As for Right Scoop and their #NeverTrump enablers, many of which we might suspect are descendents of the Republican Party kingmakers Phyllis Schlafly exposed some fifty years ago; they have their own style difficulty with the invisible, their minds mired in their myopic conservative world milieu. For them, Trump does not exist. They refuse to recognize or admit anyone supporting Trump is a conservative. They talk over their fellow conservatives; will not honestly engage in dialogue with them. One site banned a Trump supporting conservative from their website. Not for any contrarian view, but solely because he supported Trump.

We will miss Phyllis Schlafly for many reasons. Especially we will miss her because next time, who of a national stature will “with a whole heart” scour the nation to find for us a choice, not an echo? Not only did it take all her heart to find Donald Trump; it required her whole heart before it can be said her search even began. For we should not imagine a half hearted search is a search, much less the path to a find. It takes all the heart, from the beginning, or there has been no beginning. That is what the text of Jeremiah 29:13 teaches. That is the instruction Phyllis Schlafly lived by, demonstrated to us her whole life.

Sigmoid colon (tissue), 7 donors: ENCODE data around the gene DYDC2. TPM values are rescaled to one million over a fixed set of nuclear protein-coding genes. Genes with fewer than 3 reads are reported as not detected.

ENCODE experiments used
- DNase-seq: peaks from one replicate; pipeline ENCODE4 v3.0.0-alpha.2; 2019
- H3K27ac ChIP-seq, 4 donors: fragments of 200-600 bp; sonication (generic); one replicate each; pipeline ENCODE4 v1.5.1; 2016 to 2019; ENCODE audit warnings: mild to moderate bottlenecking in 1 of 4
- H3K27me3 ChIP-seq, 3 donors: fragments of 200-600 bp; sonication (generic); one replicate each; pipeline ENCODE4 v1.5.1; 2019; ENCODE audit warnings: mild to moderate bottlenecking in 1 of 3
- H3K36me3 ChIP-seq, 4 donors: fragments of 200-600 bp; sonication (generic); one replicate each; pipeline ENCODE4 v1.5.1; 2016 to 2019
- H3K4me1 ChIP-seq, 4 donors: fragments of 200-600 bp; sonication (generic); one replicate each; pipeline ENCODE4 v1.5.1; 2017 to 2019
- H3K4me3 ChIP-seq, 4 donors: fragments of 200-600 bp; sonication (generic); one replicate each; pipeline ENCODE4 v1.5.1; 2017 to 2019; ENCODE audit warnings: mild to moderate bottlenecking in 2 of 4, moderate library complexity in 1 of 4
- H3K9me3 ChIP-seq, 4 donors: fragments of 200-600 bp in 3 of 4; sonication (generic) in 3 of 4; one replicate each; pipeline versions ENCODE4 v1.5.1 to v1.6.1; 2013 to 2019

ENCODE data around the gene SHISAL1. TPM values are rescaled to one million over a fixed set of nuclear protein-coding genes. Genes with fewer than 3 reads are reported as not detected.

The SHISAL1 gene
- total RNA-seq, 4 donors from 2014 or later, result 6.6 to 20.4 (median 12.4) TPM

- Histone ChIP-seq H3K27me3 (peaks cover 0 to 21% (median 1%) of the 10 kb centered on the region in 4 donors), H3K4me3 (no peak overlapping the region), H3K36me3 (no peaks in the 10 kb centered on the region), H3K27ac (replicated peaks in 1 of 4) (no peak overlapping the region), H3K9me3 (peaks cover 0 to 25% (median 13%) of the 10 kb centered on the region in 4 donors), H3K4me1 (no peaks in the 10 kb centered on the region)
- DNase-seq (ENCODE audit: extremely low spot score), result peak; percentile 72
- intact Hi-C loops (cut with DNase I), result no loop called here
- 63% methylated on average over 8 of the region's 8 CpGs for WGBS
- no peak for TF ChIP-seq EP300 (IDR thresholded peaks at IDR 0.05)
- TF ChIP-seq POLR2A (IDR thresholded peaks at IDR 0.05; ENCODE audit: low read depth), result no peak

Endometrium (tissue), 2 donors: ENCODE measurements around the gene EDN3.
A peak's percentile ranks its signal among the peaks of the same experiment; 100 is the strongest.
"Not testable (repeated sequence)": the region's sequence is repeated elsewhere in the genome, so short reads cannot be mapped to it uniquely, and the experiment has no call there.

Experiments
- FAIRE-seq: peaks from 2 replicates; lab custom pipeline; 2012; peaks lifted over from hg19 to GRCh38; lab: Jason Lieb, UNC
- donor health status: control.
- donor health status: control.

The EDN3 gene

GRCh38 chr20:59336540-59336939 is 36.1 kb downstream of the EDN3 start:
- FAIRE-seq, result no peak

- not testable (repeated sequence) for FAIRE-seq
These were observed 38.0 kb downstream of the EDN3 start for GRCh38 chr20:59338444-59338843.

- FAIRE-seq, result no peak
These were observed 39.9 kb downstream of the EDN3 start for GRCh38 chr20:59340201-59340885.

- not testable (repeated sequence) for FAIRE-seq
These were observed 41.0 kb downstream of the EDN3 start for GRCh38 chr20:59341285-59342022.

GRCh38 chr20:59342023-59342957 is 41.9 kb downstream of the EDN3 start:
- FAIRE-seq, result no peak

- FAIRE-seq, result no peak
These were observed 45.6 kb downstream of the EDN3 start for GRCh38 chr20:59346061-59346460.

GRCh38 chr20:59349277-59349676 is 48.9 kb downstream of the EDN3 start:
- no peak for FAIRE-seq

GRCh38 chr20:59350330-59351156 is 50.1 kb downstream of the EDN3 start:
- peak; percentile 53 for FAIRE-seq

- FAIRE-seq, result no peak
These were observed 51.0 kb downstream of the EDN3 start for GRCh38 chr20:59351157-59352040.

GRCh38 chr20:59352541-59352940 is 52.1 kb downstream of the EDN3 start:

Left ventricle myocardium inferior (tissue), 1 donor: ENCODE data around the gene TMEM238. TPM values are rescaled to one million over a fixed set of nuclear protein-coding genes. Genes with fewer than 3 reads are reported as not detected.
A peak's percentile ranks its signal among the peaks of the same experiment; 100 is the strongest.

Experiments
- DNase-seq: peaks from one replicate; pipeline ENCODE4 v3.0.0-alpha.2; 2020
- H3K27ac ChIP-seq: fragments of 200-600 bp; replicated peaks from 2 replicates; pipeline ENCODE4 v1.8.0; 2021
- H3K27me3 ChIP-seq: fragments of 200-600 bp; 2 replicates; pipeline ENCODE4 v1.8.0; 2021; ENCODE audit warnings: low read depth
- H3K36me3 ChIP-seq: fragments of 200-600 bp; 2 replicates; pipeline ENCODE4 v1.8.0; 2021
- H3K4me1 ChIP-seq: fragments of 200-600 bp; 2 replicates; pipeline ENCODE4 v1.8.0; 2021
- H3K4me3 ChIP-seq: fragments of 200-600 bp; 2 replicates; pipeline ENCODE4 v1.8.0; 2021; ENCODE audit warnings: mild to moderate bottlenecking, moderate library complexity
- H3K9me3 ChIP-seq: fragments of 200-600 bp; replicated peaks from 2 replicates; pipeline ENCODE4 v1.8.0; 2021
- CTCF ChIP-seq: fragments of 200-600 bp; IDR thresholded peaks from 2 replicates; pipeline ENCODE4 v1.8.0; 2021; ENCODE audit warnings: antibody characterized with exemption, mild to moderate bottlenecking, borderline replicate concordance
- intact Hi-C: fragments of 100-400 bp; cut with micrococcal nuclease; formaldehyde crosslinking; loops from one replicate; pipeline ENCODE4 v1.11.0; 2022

All Americans before they vote in November should pick up, read, and possibly study thoroughly Phyllis Schlafly’s first and last word on that which for fifty years she searched for, found, and ultimately concluded about Donald Trump. Interested individuals can click on the following links for her first book: A Choice Not an Echo: Updated Expanded 50th Anniversary Edition and her last book: The Conservative Case for Trump.


iPatriot Contributers